Nucleotide binding site leucine-rich repeat (NBS–LRR) comprises a large class of disease resistance proteins that play a widespread role in plant protection against pathogens [75, 76]. Surprisingly, out of 11 candidate genes associated with root hair elongation, 3 encode NBS-LRR protein. Although disease resistance is the only function demonstrated for NBS-LRR proteins so far, their functions in other areas of plant biology cannot be excluded . For instance, Arabidopsis BNT1 encodes an atypical TIR-NBS-LRR protein and works as a regulator of the hormonal response to stress. The disruption of BNT1 could result in dramatic alteration in root hair distribution .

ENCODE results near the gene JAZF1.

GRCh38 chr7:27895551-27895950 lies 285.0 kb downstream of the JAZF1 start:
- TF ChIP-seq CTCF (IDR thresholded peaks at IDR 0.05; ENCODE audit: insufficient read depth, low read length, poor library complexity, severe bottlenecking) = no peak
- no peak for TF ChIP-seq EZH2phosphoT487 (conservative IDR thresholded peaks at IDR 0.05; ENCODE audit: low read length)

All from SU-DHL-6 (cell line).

The function and morphology of root hairs in relation to the acquisition of water and nutrients have been well studied previously . Root hair length could be stimulated and elongated under different nutrient deficiencies, such as phosphorus, potassium, magnesium, iron, or manganese [80,81,82,83,84]. GRMZM2G000471 and GRMZM2G044851 encode an aquaporin and a nitrate transporter, respectively. The loss-of-function of HvEXPB7 and OsWOX11 severely suppressed root hairs under drought conditions [85, 86]. AtNPF7.3/NRT1.5 has been reported to alter lateral root architecture under potassium deprivation .